June 2016

Emerging Infectious Diseases Journal

Highlights: Emerging Infectious Diseases, Vol. 22, No. 6, June 2016

The articles of interest summarized below will appear in the June 2016 issues of Emerging Infectious Diseases, CDC’s monthly peer-reviewed public health journal. This issue will feature Respiratory Diseases. The articles are embargoed until May 11, 2016, at 12 p.m. EDT.

Note: Not all articles published in EID represent work done at CDC. In your stories, please clarify whether a study was conducted by CDC (“a CDC study”) or by another institution (“a study published by CDC”). The opinions expressed by authors contributing to EID do not necessarily reflect the opinions of CDC or the institutions with which the authors are affiliated.

1. Reemergence of Dengue in Southern Texas, 2013, Dana L. Thomas et al.

Dengue is caused by a virus, which is spread by Aedes aegypti mosquitoes. The illness is common throughout the tropics and subtropics and can occur in travelers returning to the United States from these regions. In the southern United States, dengue outbreaks occurred regularly from the late 1700s until the 1940s but stopped after an aggressive campaign eliminated those mosquitoes from much of the country. After the campaign ended, however, mosquito populations surged, and more dengue outbreaks resulted. The next 3 dengue outbreaks in Texas since 1980 were all associated with epidemics in northern Mexico. Therefore, when a dengue epidemic occurred in northern Mexico in 2013, dengue tracking (surveillance) and laboratory testing in southern Texas were enhanced. Of 53 dengue patients identified, about half had been infected with dengue virus in Texas and the other half had been infected in Mexico before returning to Texas. Because Aedes aegypti mosquito populations are established in Texas and because in 2013 alone, around 27 million travelers crossed the Mexico border into southern Texas, future dengue epidemics in northern Mexico are likely to also occur in southern Texas. Residents of southern Texas should therefore empty, cover, or dispose of mosquito breeding sites (e.g., discarded tires, rain barrels, buckets) and use mosquito repellent and window screens or air-conditioning to avoid mosquito bites. For patients suspected to have dengue, clinicians should order 2 types of testing (molecular and serologic), and positive results should be reported to public health authorities.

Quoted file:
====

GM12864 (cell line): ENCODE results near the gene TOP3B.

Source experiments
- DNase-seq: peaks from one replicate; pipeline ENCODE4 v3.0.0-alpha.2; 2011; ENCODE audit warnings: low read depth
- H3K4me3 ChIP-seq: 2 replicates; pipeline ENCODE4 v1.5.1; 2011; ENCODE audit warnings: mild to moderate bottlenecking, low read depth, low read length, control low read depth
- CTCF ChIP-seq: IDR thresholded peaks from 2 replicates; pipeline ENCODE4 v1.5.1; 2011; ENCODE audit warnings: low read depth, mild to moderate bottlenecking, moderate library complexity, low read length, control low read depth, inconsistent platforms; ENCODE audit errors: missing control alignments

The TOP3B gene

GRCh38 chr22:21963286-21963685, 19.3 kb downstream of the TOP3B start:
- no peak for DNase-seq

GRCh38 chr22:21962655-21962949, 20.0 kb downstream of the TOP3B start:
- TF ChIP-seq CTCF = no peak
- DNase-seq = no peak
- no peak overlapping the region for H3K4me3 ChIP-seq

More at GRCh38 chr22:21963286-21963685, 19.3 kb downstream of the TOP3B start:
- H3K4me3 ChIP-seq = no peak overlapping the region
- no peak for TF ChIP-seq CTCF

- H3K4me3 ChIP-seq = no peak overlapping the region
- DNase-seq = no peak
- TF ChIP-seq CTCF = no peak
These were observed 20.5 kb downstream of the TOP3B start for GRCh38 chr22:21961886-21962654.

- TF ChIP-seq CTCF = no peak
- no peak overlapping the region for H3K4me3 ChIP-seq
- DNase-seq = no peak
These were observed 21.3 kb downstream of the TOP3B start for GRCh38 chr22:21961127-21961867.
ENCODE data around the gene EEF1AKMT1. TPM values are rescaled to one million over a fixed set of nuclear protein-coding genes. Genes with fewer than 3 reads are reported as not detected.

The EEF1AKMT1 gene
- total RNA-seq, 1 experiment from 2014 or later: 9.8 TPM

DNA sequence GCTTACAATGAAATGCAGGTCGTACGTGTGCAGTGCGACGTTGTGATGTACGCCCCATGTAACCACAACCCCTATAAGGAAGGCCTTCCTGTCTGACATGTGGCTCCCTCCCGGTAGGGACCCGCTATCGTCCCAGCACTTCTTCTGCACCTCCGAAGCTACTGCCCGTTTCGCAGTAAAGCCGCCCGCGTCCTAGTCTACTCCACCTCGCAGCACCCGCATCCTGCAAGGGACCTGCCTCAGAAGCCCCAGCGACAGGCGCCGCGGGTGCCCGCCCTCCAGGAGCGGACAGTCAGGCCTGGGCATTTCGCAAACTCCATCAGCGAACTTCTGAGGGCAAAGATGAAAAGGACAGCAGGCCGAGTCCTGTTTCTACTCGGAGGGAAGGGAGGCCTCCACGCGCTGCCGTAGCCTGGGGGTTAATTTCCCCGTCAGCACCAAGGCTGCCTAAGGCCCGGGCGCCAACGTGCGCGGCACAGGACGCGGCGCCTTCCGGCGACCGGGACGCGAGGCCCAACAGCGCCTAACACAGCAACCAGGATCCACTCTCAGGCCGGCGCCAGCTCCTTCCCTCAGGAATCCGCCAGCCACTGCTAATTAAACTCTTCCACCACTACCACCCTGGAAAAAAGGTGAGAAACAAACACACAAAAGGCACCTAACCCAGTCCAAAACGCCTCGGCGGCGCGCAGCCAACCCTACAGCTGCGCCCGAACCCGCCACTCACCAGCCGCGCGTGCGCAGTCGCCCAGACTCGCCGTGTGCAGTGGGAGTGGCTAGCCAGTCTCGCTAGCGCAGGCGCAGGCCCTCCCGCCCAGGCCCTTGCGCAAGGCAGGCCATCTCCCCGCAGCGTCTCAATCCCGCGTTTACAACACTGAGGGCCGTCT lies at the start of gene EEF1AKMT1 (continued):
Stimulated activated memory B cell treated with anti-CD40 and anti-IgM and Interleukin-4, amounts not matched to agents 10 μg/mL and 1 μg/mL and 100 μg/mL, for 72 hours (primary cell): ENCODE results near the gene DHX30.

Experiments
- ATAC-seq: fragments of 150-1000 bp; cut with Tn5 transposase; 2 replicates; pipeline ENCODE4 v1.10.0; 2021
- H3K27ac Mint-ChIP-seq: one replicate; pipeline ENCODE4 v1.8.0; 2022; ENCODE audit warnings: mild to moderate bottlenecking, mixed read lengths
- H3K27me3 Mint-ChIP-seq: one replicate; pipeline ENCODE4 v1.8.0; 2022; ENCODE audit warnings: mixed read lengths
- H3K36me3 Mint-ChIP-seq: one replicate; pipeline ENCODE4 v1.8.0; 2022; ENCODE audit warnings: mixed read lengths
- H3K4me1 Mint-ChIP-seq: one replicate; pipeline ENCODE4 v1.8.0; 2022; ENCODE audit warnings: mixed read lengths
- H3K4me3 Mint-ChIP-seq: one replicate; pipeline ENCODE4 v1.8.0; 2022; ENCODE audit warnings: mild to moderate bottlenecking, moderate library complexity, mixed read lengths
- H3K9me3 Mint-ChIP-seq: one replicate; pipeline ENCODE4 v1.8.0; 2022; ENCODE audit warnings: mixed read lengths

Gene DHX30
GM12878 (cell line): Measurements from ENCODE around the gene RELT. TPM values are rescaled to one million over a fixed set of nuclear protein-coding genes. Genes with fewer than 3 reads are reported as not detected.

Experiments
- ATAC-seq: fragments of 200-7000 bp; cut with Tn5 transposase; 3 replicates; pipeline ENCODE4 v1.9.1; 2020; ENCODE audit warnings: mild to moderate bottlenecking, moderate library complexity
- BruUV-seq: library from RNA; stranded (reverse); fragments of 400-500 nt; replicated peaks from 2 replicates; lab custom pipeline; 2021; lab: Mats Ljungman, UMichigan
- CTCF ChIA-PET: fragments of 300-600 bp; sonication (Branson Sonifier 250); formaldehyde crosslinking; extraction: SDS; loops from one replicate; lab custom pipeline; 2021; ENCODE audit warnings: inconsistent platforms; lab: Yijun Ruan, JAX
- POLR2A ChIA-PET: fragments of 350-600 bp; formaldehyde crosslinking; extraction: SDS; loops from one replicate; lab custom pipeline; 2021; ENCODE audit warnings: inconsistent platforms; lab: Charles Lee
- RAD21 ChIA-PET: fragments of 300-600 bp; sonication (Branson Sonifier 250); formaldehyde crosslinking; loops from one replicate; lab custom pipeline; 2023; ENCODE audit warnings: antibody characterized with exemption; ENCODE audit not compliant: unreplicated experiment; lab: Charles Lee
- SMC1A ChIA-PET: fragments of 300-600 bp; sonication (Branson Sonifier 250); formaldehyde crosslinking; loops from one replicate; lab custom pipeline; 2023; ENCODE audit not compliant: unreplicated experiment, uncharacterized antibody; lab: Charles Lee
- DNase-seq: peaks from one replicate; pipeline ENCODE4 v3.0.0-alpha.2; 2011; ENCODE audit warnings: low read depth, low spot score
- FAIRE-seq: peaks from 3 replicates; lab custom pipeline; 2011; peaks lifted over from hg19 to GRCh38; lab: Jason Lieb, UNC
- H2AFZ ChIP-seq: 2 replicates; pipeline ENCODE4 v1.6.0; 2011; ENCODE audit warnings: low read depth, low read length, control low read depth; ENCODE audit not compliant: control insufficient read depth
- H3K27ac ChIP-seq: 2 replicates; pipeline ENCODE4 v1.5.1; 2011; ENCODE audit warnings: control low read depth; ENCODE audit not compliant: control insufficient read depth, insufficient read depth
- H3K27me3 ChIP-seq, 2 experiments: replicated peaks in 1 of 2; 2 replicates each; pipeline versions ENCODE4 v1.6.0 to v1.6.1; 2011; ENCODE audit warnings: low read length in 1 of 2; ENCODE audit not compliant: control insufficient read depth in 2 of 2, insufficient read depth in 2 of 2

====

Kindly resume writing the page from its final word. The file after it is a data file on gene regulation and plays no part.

Contact:CDC Press Office, 404-639-3286 or media@cdc.gov

2. Improved Global Capacity for Influenza Surveillance, Lauren S. Polansky et al.

Multi-country outbreaks of highly pathogenic avian influenza H5N1 in birds during 2004 and humans in 2005 served as a call to action to strengthen influenza surveillance around the world. From 2004–2009, CDC and 39 national governments took measures to strengthen the capacity of 2 systems: laboratory testing (which detects seasonal and novel or non human influenza viruses) and sentinel surveillance (which detects cases of illness). To evaluate progress, in 2013, CDC analyzed WHO data and sent a questionnaire to 35 countries. Findings indicated substantial increases in laboratory and sentinel surveillance capacities. Many parts of the world are now better equipped to routinely know which influenza viruses are circulating, to detect emergence of novel influenza viruses, to identify which viruses to use for vaccine, and to better understand associated illnesses. In addition to these benefits, the increased capacity for influenza surveillance has potential uses for other infectious diseases.